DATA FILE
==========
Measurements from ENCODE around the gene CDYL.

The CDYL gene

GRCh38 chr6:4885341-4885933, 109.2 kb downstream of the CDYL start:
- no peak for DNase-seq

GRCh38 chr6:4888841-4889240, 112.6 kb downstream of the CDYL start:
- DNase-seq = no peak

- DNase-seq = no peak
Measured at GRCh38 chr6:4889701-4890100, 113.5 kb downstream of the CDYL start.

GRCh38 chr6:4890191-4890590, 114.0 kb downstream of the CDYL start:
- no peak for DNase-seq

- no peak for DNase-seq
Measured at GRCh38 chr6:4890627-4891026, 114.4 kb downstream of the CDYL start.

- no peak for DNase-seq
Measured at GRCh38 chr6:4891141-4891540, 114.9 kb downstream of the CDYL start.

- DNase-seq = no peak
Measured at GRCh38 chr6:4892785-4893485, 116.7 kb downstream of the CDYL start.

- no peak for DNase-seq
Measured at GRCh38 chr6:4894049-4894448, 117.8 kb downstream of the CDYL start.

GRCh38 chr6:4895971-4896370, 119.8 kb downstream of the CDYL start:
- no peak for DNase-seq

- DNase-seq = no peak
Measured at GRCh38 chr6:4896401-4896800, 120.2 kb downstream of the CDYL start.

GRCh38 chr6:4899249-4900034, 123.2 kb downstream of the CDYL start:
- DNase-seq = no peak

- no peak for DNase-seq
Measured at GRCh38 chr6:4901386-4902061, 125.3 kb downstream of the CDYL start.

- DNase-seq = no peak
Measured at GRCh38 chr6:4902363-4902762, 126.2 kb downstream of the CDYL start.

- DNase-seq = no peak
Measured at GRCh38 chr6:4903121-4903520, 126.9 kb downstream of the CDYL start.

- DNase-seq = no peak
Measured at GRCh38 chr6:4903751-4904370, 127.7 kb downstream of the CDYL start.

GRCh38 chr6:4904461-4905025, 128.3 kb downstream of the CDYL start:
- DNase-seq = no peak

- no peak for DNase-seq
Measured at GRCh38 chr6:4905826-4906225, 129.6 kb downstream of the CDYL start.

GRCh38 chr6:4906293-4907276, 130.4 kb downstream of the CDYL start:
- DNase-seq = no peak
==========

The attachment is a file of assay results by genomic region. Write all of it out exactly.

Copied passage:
Measurements from ENCODE around the gene CDYL.

The CDYL gene

GRCh38 chr6:4885341-4885933, 109.2 kb downstream of the CDYL start:
- no peak for DNase-seq

GRCh38 chr6:4888841-4889240, 112.6 kb downstream of the CDYL start:
- DNase-seq = no peak

- DNase-seq = no peak
Measured at GRCh38 chr6:4889701-4890100, 113.5 kb downstream of the CDYL start.

GRCh38 chr6:4890191-4890590, 114.0 kb downstream of the CDYL start:
- no peak for DNase-seq

- no peak for DNase-seq
Measured at GRCh38 chr6:4890627-4891026, 114.4 kb downstream of the CDYL start.

- no peak for DNase-seq
Measured at GRCh38 chr6:4891141-4891540, 114.9 kb downstream of the CDYL start.

- DNase-seq = no peak
Measured at GRCh38 chr6:4892785-4893485, 116.7 kb downstream of the CDYL start.

- no peak for DNase-seq
Measured at GRCh38 chr6:4894049-4894448, 117.8 kb downstream of the CDYL start.

GRCh38 chr6:4895971-4896370, 119.8 kb downstream of the CDYL start:
- no peak for DNase-seq

- DNase-seq = no peak
Measured at GRCh38 chr6:4896401-4896800, 120.2 kb downstream of the CDYL start.

GRCh38 chr6:4899249-4900034, 123.2 kb downstream of the CDYL start:
- DNase-seq = no peak

- no peak for DNase-seq
Measured at GRCh38 chr6:4901386-4902061, 125.3 kb downstream of the CDYL start.

- DNase-seq = no peak
Measured at GRCh38 chr6:4902363-4902762, 126.2 kb downstream of the CDYL start.

- DNase-seq = no peak
Measured at GRCh38 chr6:4903121-4903520, 126.9 kb downstream of the CDYL start.

- DNase-seq = no peak
Measured at GRCh38 chr6:4903751-4904370, 127.7 kb downstream of the CDYL start.

GRCh38 chr6:4904461-4905025, 128.3 kb downstream of the CDYL start:
- DNase-seq = no peak

- no peak for DNase-seq
Measured at GRCh38 chr6:4905826-4906225, 129.6 kb downstream of the CDYL start.

GRCh38 chr6:4906293-4907276, 130.4 kb downstream of the CDYL start:
- DNase-seq = no peak